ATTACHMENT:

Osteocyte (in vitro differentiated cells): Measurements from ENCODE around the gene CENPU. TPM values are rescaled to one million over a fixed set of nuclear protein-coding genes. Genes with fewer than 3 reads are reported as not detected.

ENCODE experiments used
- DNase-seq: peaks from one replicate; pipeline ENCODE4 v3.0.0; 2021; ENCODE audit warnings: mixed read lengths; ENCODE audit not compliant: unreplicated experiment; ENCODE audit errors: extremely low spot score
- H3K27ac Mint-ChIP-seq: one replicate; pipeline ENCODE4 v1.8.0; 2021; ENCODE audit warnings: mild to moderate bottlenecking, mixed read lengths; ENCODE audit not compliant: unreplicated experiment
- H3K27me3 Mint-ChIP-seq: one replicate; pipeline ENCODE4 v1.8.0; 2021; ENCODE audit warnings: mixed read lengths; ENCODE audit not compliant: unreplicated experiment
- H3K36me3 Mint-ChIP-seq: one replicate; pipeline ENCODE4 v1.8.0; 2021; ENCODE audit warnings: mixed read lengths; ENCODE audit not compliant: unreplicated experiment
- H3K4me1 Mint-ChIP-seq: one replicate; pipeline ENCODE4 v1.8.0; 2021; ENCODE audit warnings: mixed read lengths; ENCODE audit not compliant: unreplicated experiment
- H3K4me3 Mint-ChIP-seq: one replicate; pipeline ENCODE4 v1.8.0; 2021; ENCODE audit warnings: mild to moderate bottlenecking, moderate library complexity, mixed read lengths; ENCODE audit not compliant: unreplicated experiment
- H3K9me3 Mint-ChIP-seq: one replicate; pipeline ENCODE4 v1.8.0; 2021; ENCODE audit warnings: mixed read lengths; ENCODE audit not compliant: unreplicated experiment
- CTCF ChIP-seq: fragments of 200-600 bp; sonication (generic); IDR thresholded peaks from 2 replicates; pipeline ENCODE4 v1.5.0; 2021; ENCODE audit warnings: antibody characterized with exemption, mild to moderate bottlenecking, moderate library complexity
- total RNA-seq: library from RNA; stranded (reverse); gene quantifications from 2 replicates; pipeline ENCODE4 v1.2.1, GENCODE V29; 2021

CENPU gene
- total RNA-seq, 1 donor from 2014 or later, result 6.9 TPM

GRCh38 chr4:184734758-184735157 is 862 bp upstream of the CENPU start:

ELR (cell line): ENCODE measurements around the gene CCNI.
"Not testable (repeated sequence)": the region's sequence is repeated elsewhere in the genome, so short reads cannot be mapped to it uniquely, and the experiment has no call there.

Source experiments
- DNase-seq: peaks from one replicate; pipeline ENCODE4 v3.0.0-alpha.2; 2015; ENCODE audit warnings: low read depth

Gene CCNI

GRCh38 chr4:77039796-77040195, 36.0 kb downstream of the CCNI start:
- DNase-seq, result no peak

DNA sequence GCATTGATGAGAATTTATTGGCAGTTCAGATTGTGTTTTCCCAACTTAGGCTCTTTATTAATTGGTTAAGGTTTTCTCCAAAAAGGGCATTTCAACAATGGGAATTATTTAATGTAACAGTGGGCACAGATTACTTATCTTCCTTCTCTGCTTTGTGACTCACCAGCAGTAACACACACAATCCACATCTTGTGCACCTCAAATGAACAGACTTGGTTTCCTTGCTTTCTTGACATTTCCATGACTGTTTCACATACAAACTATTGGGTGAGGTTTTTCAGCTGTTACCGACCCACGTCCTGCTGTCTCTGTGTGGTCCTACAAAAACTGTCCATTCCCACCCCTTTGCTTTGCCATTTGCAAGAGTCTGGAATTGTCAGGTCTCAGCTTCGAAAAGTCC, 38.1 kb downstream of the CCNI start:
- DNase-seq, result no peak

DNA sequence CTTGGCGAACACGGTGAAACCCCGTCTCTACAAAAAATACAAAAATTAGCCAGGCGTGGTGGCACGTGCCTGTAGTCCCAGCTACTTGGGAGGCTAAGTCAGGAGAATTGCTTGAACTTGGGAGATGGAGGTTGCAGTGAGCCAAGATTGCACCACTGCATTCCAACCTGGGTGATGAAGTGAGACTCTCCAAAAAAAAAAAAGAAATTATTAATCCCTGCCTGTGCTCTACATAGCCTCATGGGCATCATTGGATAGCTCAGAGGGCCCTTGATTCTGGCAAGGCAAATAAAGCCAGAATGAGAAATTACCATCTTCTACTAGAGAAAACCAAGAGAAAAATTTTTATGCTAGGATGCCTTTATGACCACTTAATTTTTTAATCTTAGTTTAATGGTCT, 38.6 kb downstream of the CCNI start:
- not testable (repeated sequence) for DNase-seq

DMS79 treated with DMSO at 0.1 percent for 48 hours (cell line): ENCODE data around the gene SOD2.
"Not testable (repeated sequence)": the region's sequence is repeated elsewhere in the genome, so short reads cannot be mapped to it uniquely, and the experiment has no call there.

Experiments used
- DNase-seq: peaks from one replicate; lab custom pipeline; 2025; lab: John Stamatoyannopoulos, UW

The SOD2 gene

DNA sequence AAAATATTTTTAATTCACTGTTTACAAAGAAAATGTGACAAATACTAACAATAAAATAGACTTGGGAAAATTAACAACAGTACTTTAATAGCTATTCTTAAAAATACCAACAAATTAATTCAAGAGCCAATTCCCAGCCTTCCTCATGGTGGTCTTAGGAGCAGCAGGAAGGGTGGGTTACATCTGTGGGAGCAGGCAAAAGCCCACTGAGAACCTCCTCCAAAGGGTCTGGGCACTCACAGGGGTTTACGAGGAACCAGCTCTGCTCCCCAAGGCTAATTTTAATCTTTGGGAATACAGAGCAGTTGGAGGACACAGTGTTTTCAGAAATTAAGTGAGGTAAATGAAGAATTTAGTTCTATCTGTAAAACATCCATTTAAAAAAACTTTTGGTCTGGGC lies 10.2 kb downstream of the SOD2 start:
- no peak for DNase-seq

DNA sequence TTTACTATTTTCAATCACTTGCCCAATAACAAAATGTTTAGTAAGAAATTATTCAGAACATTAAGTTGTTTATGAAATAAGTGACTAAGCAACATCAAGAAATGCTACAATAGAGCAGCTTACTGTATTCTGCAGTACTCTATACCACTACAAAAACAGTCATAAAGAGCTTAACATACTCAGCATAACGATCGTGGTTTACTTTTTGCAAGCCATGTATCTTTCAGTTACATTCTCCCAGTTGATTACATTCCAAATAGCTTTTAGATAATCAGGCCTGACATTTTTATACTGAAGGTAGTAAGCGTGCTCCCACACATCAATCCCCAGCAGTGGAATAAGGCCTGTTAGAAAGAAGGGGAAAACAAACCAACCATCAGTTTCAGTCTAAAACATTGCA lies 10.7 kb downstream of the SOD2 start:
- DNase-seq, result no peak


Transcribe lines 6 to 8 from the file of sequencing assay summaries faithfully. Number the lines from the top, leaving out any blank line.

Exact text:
- H3K36me3 Mint-ChIP-seq: one replicate; pipeline ENCODE4 v1.8.0; 2021; ENCODE audit warnings: mixed read lengths; ENCODE audit not compliant: unreplicated experiment
- H3K4me1 Mint-ChIP-seq: one replicate; pipeline ENCODE4 v1.8.0; 2021; ENCODE audit warnings: mixed read lengths; ENCODE audit not compliant: unreplicated experiment
- H3K4me3 Mint-ChIP-seq: one replicate; pipeline ENCODE4 v1.8.0; 2021; ENCODE audit warnings: mild to moderate bottlenecking, moderate library complexity, mixed read lengths; ENCODE audit not compliant: unreplicated experiment